In their country’s first presidential election, Egyptians had a choice between two devils they already knew, a Mubarak regime member and a leader of the Muslim Brotherhood. They appear to have chosen the worse devil.
The winner of the presidential runoff held this weekend will be officially announced on Thursday. The Muslim Brotherhood, Egypt’s most powerful political group, claimed early Monday that its candidate, Mohammed Morsi, had defeated Ahmed Shafiq, Hosni Mubarak’s last prime minister.
The military says it will hand over power at the end of June.
Update: On the other hand…
Egypt’s military leaders issued a constitutional decree Sunday that gave the armed forces sweeping powers and degraded the presidency to a subservient role, as the Muslim Brotherhood declared that its candidate had won the country’s presidential runoff election.
The bold assertion of power by the ruling generals followed months in which they had promised to cede authority to a new civilian government by the end of June. Instead, activists and political analysts said, the generals’ move marked the start of a military dictatorship, a sharp reversal from the promise of Egypt’s popular revolt last year.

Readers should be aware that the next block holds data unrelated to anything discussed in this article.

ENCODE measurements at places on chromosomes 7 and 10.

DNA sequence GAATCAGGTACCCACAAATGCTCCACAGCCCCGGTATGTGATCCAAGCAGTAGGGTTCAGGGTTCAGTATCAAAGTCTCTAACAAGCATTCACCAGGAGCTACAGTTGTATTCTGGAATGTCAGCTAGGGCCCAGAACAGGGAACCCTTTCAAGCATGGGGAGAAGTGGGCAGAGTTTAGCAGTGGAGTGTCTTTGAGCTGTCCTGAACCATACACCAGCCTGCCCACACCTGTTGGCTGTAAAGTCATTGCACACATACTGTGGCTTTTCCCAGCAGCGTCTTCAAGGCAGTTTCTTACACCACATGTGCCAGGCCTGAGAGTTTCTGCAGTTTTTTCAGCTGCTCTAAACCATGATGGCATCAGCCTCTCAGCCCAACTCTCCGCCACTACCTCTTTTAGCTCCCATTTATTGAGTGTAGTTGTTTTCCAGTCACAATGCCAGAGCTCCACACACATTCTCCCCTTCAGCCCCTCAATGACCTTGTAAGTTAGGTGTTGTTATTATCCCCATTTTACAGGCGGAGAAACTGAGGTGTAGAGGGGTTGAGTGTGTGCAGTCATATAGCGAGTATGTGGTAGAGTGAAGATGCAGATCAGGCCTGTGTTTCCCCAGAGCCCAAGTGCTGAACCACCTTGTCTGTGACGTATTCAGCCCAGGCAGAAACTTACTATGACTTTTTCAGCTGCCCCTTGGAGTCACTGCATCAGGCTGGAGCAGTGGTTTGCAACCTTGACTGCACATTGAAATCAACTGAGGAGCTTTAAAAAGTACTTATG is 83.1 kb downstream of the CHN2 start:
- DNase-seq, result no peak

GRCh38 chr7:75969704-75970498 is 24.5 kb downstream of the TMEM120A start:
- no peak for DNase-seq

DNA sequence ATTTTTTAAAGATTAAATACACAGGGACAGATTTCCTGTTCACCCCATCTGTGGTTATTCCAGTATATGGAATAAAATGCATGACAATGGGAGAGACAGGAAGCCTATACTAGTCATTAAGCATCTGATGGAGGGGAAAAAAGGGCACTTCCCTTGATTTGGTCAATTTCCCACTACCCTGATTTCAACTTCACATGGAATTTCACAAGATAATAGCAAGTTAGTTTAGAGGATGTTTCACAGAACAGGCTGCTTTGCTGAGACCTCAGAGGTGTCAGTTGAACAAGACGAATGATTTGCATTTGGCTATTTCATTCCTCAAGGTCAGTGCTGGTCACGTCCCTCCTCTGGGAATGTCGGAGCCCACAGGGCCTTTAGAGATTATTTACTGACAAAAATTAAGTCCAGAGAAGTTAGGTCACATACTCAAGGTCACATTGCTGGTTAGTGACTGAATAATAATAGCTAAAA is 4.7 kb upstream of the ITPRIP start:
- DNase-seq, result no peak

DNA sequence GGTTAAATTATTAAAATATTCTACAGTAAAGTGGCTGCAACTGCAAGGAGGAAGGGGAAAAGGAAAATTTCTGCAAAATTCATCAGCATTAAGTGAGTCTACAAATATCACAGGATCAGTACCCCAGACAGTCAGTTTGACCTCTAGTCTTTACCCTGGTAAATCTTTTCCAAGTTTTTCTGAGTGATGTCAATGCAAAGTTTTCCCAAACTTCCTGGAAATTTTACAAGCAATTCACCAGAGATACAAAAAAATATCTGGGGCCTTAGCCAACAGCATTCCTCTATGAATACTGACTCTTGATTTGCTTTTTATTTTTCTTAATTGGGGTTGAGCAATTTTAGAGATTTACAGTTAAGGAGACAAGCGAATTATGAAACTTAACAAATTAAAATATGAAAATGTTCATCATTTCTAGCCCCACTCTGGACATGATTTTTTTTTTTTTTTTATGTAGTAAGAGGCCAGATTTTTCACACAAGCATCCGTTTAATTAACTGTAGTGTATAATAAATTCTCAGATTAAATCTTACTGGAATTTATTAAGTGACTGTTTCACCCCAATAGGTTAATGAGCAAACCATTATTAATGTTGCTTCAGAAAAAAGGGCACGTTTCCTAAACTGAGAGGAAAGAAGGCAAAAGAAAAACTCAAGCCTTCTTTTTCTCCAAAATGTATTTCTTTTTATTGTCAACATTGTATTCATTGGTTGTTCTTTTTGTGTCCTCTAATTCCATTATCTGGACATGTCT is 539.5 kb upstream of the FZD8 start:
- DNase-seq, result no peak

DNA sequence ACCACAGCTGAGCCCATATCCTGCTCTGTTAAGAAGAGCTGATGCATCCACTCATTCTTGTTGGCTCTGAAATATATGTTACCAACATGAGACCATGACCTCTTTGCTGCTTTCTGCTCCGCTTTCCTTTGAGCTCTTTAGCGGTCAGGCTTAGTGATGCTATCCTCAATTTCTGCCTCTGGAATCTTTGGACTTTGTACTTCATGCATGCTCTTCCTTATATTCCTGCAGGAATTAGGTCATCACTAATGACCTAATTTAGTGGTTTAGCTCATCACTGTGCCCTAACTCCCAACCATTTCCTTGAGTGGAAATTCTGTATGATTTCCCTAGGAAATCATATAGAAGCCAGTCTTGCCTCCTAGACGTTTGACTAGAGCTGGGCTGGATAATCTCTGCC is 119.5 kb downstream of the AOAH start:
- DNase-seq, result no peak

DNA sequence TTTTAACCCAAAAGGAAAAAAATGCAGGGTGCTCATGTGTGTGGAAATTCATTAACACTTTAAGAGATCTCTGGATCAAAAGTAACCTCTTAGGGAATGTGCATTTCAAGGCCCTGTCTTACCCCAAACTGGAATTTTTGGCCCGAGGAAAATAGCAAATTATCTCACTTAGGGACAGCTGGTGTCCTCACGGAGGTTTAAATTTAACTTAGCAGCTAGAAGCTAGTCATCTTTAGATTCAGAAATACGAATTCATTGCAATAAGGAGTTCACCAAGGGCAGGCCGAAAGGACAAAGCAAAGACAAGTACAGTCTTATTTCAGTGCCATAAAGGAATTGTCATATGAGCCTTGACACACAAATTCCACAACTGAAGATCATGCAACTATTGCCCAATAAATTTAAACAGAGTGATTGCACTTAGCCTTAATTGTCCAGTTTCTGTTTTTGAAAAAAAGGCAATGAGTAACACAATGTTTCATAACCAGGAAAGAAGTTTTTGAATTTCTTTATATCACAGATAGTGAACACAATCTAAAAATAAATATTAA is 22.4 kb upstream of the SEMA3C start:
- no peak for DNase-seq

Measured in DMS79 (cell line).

Since the Arab Spring began and Mubarak fell, Egypt has faced a fork in the road. Down one path lay Turkey, a secular state that could take on Islamist trappings but still remain essentially secular as long as the army had a say. Down the other lay Iran, a full blown Islamist state with all of the state-sponsored terror and oppression that that implies. The voters seem to have chosen Iran, while the military is trying to deliver Turkey.